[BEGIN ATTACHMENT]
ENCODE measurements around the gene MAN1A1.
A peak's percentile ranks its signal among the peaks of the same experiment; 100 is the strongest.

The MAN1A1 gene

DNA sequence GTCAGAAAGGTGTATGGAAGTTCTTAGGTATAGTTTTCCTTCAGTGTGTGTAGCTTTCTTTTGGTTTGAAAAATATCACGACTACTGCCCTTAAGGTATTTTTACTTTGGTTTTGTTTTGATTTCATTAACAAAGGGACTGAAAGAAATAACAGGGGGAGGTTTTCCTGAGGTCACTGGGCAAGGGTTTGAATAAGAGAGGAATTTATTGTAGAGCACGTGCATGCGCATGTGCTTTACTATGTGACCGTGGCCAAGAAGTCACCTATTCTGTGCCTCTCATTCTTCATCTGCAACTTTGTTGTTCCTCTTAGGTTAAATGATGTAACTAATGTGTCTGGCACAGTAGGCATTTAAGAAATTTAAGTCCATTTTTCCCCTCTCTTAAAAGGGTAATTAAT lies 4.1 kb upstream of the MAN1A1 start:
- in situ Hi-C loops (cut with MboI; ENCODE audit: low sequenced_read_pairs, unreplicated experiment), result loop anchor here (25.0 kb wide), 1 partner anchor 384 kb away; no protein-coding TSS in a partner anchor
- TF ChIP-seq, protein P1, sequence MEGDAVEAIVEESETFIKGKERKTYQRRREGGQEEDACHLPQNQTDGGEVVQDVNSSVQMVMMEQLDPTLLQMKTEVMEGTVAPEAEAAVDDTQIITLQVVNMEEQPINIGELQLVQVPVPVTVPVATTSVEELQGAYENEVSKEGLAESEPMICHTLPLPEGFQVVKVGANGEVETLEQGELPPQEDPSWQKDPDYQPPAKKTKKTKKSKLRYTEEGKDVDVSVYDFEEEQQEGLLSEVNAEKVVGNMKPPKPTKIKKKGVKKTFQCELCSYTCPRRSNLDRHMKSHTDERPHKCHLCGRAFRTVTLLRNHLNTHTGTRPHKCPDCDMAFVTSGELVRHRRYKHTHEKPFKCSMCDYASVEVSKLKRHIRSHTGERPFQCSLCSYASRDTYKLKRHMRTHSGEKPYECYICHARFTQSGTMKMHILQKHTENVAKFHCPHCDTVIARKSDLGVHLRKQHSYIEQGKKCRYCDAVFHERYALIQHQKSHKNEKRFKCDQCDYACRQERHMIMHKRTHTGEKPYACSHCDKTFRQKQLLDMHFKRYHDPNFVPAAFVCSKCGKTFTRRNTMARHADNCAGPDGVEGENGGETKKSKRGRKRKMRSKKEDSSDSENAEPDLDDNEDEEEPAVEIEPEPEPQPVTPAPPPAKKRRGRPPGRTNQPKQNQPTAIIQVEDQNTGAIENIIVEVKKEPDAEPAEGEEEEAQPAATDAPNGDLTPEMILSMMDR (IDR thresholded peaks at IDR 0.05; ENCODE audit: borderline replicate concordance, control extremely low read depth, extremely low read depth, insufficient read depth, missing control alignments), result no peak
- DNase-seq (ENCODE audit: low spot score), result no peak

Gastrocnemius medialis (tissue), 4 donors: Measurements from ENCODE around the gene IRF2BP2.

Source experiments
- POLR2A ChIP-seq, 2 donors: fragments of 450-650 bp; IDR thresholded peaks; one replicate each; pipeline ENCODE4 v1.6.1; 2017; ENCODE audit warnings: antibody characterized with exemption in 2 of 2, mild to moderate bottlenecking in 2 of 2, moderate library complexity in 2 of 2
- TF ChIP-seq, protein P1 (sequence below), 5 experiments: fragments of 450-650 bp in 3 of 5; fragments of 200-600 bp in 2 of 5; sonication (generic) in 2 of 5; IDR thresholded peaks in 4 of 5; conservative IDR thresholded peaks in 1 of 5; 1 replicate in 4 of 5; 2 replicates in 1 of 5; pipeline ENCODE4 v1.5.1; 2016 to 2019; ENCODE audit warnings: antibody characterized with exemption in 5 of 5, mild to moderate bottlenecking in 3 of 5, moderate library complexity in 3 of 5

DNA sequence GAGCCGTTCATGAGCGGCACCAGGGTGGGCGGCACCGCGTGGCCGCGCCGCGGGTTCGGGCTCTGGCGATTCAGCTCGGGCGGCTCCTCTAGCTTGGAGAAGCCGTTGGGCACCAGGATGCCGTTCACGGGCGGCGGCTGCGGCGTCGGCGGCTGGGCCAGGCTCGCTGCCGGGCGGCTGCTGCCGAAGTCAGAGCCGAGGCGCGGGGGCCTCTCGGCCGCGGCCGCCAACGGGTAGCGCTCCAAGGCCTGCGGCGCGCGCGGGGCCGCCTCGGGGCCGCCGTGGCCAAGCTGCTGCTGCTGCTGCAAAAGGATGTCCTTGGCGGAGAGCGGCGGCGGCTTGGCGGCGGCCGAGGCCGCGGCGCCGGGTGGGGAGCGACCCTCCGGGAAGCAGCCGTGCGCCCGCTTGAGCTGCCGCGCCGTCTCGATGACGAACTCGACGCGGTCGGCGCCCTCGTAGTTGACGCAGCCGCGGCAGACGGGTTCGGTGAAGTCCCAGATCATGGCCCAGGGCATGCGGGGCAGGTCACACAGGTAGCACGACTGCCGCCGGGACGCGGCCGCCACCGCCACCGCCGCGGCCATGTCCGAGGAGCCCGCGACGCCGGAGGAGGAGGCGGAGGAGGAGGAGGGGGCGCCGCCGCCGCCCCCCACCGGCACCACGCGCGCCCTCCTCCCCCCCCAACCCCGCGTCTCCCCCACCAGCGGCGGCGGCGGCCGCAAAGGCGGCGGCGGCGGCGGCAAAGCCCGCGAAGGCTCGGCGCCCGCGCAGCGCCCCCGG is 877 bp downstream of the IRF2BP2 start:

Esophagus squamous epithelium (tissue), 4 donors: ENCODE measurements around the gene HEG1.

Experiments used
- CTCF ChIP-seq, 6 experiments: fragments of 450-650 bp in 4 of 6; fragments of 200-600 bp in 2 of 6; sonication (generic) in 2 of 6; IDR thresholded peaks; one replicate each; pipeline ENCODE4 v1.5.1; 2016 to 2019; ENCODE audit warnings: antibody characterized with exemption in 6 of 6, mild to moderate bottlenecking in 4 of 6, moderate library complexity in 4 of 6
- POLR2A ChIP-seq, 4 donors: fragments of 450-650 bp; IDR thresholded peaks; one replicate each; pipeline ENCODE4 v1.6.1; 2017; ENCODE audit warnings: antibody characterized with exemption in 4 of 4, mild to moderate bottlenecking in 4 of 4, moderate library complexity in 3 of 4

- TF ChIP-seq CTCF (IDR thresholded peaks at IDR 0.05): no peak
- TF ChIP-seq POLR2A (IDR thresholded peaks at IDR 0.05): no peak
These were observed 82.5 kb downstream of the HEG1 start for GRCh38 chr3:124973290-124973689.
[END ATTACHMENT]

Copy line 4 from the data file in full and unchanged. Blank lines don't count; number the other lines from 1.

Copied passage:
DNA sequence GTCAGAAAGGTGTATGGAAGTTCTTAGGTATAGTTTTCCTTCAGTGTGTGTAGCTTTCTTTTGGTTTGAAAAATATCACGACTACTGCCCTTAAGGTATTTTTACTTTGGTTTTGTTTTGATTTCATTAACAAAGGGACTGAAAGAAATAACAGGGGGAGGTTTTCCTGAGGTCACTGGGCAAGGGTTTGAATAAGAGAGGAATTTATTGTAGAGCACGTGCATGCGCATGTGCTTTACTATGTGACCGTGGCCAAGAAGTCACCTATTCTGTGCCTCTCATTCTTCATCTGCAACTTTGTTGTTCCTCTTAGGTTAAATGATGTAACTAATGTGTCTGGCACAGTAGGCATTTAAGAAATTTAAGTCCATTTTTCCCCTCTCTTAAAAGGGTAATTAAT lies 4.1 kb upstream of the MAN1A1 start: